(James Clayden, Australia, 2003)


In this digital film made by Melbourne artist James Clayden, there are dread-filled images reminiscent of the gruesome crime shows that are so popular on our television screens: a man’s naked body on the floor; a starkly neon-lit tram stop; a woman looking into the camera and undressing; two men standing over a third, interrogation-style; the grainy flash of a small child’s face; an abandoned loft that seems to simultaneously receive and empty out all who pass through it.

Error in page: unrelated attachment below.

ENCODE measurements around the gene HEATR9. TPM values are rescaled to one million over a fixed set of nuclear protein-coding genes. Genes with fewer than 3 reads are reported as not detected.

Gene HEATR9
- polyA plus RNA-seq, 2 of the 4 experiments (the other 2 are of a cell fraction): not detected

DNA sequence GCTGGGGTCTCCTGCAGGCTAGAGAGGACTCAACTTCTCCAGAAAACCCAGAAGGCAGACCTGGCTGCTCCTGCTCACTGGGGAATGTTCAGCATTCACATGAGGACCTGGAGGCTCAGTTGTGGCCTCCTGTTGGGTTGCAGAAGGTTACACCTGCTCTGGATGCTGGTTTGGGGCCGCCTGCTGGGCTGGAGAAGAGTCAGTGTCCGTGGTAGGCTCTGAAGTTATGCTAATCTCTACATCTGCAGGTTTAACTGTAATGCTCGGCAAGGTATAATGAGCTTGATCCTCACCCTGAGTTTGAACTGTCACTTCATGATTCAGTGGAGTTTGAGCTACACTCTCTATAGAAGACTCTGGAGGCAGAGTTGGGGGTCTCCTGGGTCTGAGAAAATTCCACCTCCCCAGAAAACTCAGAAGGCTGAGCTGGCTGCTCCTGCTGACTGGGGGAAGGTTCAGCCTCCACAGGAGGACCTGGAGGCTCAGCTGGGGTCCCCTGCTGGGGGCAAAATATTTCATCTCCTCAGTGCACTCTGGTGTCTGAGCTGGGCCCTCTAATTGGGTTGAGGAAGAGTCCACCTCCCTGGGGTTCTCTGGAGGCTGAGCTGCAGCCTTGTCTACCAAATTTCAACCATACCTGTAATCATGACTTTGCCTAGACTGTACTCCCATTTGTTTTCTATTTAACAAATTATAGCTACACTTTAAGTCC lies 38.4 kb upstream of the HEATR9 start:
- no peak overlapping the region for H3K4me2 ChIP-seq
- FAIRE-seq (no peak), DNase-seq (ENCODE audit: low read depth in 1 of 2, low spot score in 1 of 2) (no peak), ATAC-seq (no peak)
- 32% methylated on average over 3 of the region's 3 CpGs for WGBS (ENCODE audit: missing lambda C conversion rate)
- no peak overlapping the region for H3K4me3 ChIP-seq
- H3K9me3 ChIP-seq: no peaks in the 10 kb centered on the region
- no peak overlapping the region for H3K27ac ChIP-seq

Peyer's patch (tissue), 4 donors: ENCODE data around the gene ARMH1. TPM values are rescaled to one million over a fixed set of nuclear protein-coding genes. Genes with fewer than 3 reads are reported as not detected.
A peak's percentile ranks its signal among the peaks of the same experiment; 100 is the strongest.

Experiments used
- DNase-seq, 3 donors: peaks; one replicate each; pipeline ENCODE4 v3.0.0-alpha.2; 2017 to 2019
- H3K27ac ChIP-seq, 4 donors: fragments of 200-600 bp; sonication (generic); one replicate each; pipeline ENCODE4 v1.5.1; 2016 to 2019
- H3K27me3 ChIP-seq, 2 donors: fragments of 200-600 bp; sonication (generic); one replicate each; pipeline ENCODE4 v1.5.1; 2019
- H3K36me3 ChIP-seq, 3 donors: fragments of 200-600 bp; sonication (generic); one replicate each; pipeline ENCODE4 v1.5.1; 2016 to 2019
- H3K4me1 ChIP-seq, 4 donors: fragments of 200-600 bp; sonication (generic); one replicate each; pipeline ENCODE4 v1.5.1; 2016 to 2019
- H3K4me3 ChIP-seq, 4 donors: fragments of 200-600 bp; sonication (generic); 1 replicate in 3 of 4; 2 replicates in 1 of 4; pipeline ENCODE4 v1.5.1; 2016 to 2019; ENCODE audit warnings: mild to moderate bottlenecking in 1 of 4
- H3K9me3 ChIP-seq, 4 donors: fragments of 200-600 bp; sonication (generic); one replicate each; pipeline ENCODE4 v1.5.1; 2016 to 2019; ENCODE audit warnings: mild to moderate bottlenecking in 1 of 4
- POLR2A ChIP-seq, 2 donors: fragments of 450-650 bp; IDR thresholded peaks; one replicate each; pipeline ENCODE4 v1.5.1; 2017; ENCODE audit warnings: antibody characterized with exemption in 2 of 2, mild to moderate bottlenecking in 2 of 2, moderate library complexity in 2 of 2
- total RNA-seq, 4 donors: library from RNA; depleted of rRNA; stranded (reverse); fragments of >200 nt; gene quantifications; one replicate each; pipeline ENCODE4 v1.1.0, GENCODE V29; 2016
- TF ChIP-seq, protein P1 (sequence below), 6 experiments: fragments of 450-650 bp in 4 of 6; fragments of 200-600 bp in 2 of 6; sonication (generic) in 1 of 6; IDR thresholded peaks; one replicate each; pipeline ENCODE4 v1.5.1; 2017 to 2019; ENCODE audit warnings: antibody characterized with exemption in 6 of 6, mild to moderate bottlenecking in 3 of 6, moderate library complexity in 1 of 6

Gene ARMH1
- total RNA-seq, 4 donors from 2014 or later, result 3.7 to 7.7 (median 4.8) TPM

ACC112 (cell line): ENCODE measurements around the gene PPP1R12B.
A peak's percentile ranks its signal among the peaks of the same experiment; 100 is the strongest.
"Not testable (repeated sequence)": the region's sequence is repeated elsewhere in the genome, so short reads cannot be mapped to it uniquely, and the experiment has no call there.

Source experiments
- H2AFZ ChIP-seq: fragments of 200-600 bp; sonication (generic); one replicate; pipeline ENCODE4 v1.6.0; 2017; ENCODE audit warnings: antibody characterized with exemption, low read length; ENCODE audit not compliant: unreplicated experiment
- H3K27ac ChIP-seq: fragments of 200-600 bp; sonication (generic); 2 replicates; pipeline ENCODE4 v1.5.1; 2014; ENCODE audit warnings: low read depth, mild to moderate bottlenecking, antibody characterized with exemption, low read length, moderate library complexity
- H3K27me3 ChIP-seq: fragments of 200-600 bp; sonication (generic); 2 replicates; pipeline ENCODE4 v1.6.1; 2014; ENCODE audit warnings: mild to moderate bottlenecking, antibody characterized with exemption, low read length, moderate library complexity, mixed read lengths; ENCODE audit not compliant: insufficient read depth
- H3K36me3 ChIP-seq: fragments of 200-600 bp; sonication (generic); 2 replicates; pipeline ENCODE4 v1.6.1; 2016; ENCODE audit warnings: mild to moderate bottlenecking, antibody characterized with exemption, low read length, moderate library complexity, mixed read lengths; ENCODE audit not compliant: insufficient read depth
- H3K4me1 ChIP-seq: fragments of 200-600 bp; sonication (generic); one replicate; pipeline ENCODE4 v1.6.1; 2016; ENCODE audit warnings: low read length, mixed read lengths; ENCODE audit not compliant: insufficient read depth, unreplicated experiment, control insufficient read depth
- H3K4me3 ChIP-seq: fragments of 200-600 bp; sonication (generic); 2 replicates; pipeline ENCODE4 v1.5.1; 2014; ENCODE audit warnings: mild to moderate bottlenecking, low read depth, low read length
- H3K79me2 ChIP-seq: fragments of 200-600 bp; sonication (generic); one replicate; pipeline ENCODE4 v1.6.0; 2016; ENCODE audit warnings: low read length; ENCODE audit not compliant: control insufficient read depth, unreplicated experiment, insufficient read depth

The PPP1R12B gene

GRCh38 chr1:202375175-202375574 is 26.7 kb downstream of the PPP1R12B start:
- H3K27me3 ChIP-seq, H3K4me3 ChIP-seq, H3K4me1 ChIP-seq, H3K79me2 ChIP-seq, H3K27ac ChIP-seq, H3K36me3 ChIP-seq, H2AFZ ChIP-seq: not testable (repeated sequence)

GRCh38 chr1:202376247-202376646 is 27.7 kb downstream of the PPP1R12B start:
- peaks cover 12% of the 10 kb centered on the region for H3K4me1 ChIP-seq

However, the narrative of sex, violence and power comes to us in splinters – is it remembered, dreamed, reconstructed? – as does the faint echo of Shakespeare’s Hamlet.

A powerfully atmospheric and suggestive work, with luminous performances from Helen Hopkins, Tom Wright and Shelley Lasica, and a haunting musical score by Ad Hoc.

MORE Clayden: The Ghost Paintings, With Time to Kill, In Absentia

© Adrian Martin August 2005

Film Critic: Adrian Martin
home    reviews    essays    search